In preparing for an interview, applicants need to ask themselves the question “what qualities would I be looking for, if I owned this business?”. Understanding the needs of an employer, is the first step to ensuring that you deliver strong, convincing answers, and ultimately secure a job offer as advised by Laura McGrath an interview expert and owner of Interview Techniques.

What are the qualities sought by employers in a tightening market place?

Although not an exclusive list, the following rank high on every employer’s wish list:

  • Adaptability – as budgets shrink, employees will be asked to take on tasks which may fall outside their immediate scope of responsibility. The reality is that many companies are now in “survival mode” and people are being asked to work longer hours - sometimes for less money. Of course, for the ambitious applicant this may provide opportunities to fast track their career development.

  • Business savvy – regardless of your discipline, you need to be able to demonstrate that you understand how the business turns a profit and the importance of the bottom line. Even if you work in a highly creative arena, you will increase your marketability if you can demonstrate an ability to work within a budget, meet deadlines and strive to achieve efficiencies.

  • “Can do” attitude – your focus during the interview should be on how you can immediately add value to the company. Senior management knows that they need a workforce who pull together as a team in order to survive the recession – the sum of the parts being greater than the whole. At an interview, you need to demonstrate your team playing ability and illustrate how you work in achieving common goals.

  • When preparing for any interview, it is important that you can draw on specific examples to illustrate that you are coming to the table with these qualities. It is all very well saying that you have strong commercial skills - prove it!

A well prepared candidate will weave these qualities into their answers, even if not asked the specific questions. Remember, your focus during the interview should always be on what you can bring to the company, not what they will give you.

The Importance of Body Language in an Interview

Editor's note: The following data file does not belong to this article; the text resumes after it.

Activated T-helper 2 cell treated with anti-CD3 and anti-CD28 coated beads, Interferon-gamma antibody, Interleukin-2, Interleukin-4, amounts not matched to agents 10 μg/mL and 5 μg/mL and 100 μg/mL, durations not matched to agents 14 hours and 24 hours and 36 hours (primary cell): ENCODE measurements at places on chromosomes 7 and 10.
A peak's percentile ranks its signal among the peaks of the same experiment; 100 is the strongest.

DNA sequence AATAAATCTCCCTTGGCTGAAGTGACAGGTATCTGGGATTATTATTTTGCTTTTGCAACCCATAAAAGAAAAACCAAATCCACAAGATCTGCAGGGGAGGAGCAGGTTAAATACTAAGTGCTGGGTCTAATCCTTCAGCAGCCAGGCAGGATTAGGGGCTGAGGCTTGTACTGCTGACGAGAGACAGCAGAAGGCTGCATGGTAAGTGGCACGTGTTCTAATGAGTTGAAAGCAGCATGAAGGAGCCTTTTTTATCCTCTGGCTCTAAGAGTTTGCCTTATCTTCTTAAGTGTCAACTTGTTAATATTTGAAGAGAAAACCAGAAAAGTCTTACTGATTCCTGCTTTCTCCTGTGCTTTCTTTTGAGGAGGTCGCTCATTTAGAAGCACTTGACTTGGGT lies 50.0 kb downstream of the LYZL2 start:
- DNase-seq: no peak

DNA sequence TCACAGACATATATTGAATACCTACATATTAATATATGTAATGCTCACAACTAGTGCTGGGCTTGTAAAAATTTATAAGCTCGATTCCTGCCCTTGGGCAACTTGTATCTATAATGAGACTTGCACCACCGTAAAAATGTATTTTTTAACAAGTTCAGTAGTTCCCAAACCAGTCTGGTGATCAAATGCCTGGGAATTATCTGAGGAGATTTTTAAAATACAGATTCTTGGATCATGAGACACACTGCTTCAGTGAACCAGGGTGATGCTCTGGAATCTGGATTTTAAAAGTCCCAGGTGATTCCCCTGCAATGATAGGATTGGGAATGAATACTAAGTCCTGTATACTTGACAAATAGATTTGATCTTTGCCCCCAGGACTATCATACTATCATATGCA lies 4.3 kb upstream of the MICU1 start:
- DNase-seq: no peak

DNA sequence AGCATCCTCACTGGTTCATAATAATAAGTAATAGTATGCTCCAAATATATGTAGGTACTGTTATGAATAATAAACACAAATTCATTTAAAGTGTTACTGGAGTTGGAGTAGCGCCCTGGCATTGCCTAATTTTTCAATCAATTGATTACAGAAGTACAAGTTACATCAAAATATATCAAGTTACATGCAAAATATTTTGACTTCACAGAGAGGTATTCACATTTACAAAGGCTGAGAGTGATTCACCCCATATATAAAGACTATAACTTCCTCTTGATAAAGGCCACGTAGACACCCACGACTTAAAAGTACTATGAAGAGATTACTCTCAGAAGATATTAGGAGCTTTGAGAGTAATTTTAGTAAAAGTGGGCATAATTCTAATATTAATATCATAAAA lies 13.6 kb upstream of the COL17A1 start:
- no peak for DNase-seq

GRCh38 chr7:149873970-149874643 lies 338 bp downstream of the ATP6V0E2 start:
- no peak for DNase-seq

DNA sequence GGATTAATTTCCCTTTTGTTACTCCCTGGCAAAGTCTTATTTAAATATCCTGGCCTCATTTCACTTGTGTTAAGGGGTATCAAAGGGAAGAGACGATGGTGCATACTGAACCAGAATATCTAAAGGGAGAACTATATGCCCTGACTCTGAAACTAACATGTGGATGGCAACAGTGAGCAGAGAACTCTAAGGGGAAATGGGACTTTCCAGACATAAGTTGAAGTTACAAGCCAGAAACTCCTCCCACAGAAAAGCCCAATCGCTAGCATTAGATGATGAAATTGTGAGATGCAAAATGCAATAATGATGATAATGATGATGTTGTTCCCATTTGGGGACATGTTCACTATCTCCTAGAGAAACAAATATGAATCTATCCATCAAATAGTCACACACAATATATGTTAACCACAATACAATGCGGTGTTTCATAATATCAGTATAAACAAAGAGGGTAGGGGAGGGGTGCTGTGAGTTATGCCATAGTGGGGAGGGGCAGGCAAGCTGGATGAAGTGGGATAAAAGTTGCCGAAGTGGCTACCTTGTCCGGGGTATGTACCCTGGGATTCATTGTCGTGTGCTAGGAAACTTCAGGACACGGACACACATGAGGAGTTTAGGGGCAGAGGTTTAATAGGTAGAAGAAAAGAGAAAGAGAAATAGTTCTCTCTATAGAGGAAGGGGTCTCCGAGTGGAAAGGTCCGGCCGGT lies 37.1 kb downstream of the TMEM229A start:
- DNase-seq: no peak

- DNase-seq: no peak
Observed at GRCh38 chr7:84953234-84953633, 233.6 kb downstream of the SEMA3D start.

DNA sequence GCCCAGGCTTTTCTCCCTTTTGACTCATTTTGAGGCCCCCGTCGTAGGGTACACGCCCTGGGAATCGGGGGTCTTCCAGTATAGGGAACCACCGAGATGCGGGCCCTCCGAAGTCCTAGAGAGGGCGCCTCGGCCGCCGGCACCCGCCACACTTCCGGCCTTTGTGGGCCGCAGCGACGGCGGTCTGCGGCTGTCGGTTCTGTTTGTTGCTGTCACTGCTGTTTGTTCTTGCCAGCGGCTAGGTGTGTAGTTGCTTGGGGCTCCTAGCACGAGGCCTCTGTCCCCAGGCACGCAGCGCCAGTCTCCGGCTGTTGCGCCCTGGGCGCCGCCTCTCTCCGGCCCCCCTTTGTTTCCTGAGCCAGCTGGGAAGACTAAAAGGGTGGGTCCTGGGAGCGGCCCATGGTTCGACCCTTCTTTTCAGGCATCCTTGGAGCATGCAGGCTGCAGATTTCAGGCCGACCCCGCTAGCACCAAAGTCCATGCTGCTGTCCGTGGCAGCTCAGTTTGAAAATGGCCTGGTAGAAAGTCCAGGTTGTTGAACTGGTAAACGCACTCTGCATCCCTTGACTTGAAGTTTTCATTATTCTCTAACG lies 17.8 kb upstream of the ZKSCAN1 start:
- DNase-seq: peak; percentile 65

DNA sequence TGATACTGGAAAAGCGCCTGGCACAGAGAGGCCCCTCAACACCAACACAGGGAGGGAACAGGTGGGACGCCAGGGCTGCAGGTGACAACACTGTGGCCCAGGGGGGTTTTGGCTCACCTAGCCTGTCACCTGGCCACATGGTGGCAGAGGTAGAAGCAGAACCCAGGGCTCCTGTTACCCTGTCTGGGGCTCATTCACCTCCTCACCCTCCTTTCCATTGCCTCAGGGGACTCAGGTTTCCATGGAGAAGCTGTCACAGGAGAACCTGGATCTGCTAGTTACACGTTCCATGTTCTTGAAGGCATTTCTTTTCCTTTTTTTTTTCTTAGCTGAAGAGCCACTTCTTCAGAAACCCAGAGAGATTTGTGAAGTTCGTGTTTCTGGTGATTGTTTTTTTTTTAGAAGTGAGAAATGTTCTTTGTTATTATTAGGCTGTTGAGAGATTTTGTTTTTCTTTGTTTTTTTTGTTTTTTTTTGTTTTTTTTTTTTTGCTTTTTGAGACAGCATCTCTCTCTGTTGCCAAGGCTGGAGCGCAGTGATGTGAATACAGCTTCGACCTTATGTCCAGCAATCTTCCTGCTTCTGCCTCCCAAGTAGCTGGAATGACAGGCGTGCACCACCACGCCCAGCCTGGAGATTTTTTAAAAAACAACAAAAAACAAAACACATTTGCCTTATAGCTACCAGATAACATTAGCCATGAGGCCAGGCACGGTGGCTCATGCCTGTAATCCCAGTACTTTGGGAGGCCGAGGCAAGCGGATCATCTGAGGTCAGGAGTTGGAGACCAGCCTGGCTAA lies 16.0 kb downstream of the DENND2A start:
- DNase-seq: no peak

It is estimated that body language forms as high as 60 per cent of the impact of all communication, the remaining being divided between voice and words. Within an interview context, where you have only one hour to present yourself; it would be foolhardy to ignore the significance of this non verbal communication.

  • Handshake - Never underestimate the power of a handshake. Even in today's global economy, touch is vitally important in doing business. It is the first step in developing a connection with someone, building a rapport and developing a bond of trust. When entering the interview, a nice firm, warm handshake, whilst maintaining eye contact with the interviewer can help set the tone for the rest of the interview.

  • Posture - Great posture projects energy and confidence. Walk confidently into your meeting – stand tall, shoulders back and hold your head high. When seated, maintain this self composed posture by sitting straight in your chair, arms unfolded.

  • Smile - In interview, we are often so worried about answering questions correctly that we forget to smile. Smiling throughout an interview accomplishes several things: it shows the interviewer you are relaxed, it helps you relax, and it helps you project and show enthusiasm for the job. Remember, we spend more time in the office than we do at home - so the person making the hiring decision will want to ensure that they can work effectively with you and that they enjoy working with you.

  • Eye contact - Good eye contact enhances a conversation and delivers our words more effectively. When you maintain direct eye contact, you present an air of confidence both in yourself and in what you are communicating; you show that you are listening intently and you are helping to build a bond of trust. Poor eye contact can be interpreted as indicating a lack of honesty or a lack of self belief. However, be careful not to go the other extreme as looking too intensely at the interviewer can come across as offensive and intimidating.

In interview, you are communicating your message on many different levels. By ensuring your preparations focus on both what you say and how you say it, will help ensure you deliver a polished, powerful and persuasive performance, worthy of any presidential candidate.

Finally, be prepared by completing the following;

  • Allow time to travel to the interview and always call if running late

  • Research the company and bring a copy of your CV

  • Know your CV i.e. dates, positions, responsibilities and key achievements

  • Prepare answers for common questions.

  • Show an interest and let them know why you are interested and why you feel you are suitable for the position.

  • Remember the interviewers name and repeat it throughout the interview.

  • Remember that the interview is a two way process